Now nearing the end of its fourth season, the Oberon Symphony has already established itself as an orchestra equally at home in the standard repertoire and relatively unfamiliar music; its conductor, Samuel Draper, as attentive to the letter of the score in question as to the spirit that informs it. These discs, comprising two out of its 13 concerts to date, typify the questing spirit of its performances: these are presented unedited, with no attempt to disguise passing flaws in ensemble or intonation – not that this lessens appreciation of some committed music-making.

What’s the music like?

The first disc juxtaposes two seminal pieces from either end of the 19th century. Beethoven’s ‘Pastoral’ Symphony has been described as the last of his works where beauty of sound and richness of texture predominate, and Draper acknowledges this in his unforced approach to the opening Allegro then his leisurely though never sluggish handling of its Andante. Some felicitous woodwind playing here (not least with the interplay of bird-calls towards its close) is further evident in the scherzo, even if the earnest characterization arguably pre-empts the ‘Storm’ movement which emerges as sombre rather than elemental. The highlight is a finale that rightly carries the expressive weight of the whole, its progress underpinned by an elusive if tangible onward motion which holds good through to a radiant climax and searching close.

The performance of Dvořák’s Cello Concerto features Rohan de Saram, for many years the cellist of the Arditti Quartet and a soloist whose perspective on arguably the finest work in its genre is distinctive and refreshing. Thus the initial Allegro is rendered with the necessary emotional breadth, its expansive though never unduly protracted formal design confidently unfolded despite passing technical fallibilities, while the central Adagio is even finer in its mingling of wistfulness with those passionate outbursts as open-out the music’s expression accordingly. De Saram’s inward eloquence comes into its own both here and in the extended coda to the finale, an inspired afterthought (prompted by the death of the composer’s sister-in-law) whose intense retrospection makes the concluding bars more affirmative in context.

The second disc has the Oberon SO venturing into more esoteric realms with the UK premiere of the Fourth Symphony by the Danish composer Rued Langgaard. Langgaard (1893-1952) is among the more prominent instances of a creative figure who snatched defeat from the jaws of victory, yet between his heady early success and the neglect prevalent from the mid-1920s onwards is a series of works that ought to have established him among the leading European composers of his generation. Not least the Fourth Symphony (1916): its subtitle, ‘Fall of the Leaf’, is often rendered as ‘Autumn’ though the seasonal process of change and decay surely has a metaphysical and even apocalyptic resonance. Its single movement, in eight continuous sections, is best heard as an expanded sonata-form design overlaid by continuous variation.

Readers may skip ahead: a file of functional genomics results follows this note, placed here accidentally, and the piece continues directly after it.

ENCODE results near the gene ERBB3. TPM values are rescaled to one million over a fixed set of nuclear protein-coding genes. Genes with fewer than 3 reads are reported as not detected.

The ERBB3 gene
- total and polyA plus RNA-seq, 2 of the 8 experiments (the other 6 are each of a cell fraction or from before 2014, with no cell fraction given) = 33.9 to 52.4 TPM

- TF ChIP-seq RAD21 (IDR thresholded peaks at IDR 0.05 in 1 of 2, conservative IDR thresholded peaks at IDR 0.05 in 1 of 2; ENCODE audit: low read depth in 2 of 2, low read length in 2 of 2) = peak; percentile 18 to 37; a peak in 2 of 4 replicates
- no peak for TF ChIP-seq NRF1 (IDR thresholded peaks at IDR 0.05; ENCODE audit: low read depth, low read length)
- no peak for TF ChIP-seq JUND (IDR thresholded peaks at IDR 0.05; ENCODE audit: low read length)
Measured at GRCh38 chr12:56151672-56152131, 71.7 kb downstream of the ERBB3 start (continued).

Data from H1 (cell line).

Certainly the plunging gesture with which it opens sets the tone for what follows and Draper amply brings out this fatalistic defiance, then ensures a seamless transition into the plaintive second main theme whose opulent expansion on strings at the end of the exposition is among the work’s highpoints. Nor does the central span risk diffusiveness, Draper as attentive to the geyser-like eruptions on strings and woodwind at its apex as to the mesmeric transition when oboe unfolds a plangent melodic line over a string cluster of inward intensity. Exposed string writing is for the most part securely managed, and while Draper cannot quite prevent the final stages from hanging fire, he secures the necessary momentum heading into the coda with its startling bell-like ostinatos, then a final build-up in which dread and decisiveness are as one.

This concert commences with three pieces from Grieg’s music for Peer Gynt. ‘Morning’ is rapturously expressive, while ‘The Death of Åse’ avoids undue vehemence, its inward final bars preparing for a ‘Solveig’s Song’ whose indelible main melody never becomes cloying.
Sibelius’ Fifth Symphony is given a sympathetic if not always ideally focussed reading. The first movement is finely launched, Draper ensuring the altered exposition repeat has the right cumulative intensity, with the majestic central climax moving convincingly into its ‘scherzo’ continuation where progress can be fitful, yet the coda lacks little in velocity. More debatable is a second movement which emerges as a slow intermezzo, its progress having insufficient lightness of touch as the music takes on a greater ambivalence prior to its winsome close. In the finale, Draper elides ideally between the surging impetus and airborne rapture of its main themes; if Sibelius’ ingenious design feels at times uncertain, neither the glowing affirmation of its coda nor the decisiveness of those six closing chords (taken ‘in tempo’) can be gainsaid.